Vasoconstriction due to over-activity of the sympathetic nervous system is an "important component" of shock, according to Ashley E. Thomson, MD, assistant professor of medicine at the University of Manitoba (Canada).
Thomson told the Hahnemann Symposium on Shock and Hypotension, held March 18-21 in Philadelphia, that adrenergic blocking through administration of phenoxybenzamine hydrochloride to patients suffering shock, "appears to provide a rapid estimate of the adequacy of circulating blood volume."
Except for shock of cardiogenic origin, expanding intravascular volume is the first consideration in management of shock cases, he said. Instances arise, however, in which seemingly adequate blood volume replacement and attempts to alleviate the precipitating cause do not assure survival. In such patients the clinical signs of shock—pallor, sweating, tachycardia, low pulse pressure, and slow capillary filling—persist or worsen. "These signs are also the signs of vasoconstriction or of sympathetic nervous system over-activity," Thomson said.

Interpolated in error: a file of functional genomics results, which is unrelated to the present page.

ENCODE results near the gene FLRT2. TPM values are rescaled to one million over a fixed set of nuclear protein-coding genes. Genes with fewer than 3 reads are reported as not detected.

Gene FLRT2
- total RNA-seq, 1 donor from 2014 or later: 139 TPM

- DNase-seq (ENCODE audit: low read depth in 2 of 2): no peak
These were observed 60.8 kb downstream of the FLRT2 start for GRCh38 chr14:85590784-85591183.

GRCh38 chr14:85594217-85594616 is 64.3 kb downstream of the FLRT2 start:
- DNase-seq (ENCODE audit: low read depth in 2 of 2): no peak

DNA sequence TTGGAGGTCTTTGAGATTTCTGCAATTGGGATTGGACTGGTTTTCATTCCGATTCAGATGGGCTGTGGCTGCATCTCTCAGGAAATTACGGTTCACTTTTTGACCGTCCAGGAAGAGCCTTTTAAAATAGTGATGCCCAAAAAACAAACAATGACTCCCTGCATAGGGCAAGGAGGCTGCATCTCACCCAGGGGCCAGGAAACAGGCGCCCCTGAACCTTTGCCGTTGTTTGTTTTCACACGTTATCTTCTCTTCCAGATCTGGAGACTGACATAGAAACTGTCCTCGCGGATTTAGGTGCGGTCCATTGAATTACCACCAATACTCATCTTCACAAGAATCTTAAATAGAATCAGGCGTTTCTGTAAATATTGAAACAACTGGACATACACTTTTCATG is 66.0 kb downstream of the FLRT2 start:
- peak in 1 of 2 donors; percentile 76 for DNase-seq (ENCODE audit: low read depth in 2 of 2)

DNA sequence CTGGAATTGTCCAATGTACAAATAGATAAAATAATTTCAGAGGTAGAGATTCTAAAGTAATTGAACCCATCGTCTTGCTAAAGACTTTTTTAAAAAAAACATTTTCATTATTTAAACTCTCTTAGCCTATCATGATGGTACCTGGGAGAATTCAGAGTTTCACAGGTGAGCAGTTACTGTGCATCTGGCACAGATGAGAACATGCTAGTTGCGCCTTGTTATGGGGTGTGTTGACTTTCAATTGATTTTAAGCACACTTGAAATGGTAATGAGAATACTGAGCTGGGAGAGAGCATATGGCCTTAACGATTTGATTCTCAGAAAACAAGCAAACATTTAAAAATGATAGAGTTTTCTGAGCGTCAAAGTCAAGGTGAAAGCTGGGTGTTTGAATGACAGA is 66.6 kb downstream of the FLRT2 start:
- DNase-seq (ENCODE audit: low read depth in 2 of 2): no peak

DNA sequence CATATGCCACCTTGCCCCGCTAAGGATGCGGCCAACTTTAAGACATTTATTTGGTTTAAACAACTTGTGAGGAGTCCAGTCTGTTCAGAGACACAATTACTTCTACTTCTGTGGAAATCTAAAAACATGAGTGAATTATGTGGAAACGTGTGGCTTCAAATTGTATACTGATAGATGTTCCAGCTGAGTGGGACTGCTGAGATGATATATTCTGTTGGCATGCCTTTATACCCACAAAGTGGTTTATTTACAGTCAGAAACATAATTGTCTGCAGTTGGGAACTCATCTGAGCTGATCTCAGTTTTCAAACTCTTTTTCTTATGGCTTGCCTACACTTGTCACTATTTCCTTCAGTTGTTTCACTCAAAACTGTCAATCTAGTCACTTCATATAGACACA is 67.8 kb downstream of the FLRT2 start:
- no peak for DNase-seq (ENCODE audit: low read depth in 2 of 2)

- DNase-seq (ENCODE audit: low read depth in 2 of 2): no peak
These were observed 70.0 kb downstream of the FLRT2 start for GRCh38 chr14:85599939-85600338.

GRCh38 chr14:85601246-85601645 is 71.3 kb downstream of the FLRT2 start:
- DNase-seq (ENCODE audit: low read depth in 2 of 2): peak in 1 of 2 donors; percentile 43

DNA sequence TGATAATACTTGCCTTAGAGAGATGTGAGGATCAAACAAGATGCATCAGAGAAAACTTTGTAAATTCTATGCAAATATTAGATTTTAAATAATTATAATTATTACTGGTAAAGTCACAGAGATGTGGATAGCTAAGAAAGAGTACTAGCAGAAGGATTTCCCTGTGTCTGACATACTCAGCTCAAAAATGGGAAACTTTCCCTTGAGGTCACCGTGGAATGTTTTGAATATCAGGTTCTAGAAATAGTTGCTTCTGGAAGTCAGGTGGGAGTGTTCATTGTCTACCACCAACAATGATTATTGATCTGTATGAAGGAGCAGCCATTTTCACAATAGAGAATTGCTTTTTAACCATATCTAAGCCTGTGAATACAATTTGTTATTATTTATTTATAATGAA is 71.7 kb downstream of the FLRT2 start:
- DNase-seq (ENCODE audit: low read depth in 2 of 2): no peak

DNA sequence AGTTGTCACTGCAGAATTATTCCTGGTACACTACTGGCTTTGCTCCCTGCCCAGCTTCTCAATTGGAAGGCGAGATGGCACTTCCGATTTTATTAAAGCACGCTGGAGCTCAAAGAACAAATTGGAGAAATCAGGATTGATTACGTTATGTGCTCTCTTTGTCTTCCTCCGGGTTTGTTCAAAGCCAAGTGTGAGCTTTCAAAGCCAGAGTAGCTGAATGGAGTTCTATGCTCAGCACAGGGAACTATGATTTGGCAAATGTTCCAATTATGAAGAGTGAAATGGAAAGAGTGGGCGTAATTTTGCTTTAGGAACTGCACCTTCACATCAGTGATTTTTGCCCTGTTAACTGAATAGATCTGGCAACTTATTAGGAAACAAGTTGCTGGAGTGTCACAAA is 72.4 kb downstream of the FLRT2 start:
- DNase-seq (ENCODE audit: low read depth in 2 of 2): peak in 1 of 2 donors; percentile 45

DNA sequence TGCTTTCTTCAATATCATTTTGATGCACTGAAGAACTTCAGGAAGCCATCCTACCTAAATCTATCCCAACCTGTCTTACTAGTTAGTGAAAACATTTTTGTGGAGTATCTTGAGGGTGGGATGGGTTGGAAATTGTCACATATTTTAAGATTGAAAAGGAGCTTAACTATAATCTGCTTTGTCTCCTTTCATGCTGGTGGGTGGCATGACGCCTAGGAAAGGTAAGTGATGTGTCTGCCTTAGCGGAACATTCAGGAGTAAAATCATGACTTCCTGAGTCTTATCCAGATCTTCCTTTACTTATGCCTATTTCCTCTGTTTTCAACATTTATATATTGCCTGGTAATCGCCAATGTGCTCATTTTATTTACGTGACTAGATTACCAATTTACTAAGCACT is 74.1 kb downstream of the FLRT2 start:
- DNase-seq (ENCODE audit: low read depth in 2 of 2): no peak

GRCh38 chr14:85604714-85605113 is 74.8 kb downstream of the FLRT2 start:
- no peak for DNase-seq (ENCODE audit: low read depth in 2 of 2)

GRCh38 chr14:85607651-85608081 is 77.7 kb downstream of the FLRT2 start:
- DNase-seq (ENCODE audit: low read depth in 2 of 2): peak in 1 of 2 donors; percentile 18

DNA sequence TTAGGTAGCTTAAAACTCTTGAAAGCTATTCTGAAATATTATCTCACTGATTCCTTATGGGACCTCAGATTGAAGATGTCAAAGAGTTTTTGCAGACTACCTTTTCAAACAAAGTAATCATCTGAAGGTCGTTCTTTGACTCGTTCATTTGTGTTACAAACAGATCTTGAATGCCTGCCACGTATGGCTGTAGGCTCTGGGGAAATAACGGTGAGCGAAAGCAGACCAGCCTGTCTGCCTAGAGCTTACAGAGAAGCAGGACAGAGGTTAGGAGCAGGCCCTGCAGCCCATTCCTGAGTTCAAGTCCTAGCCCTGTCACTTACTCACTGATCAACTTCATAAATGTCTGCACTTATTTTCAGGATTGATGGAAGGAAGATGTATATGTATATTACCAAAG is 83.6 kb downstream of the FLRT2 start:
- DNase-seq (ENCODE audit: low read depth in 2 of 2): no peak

It has long been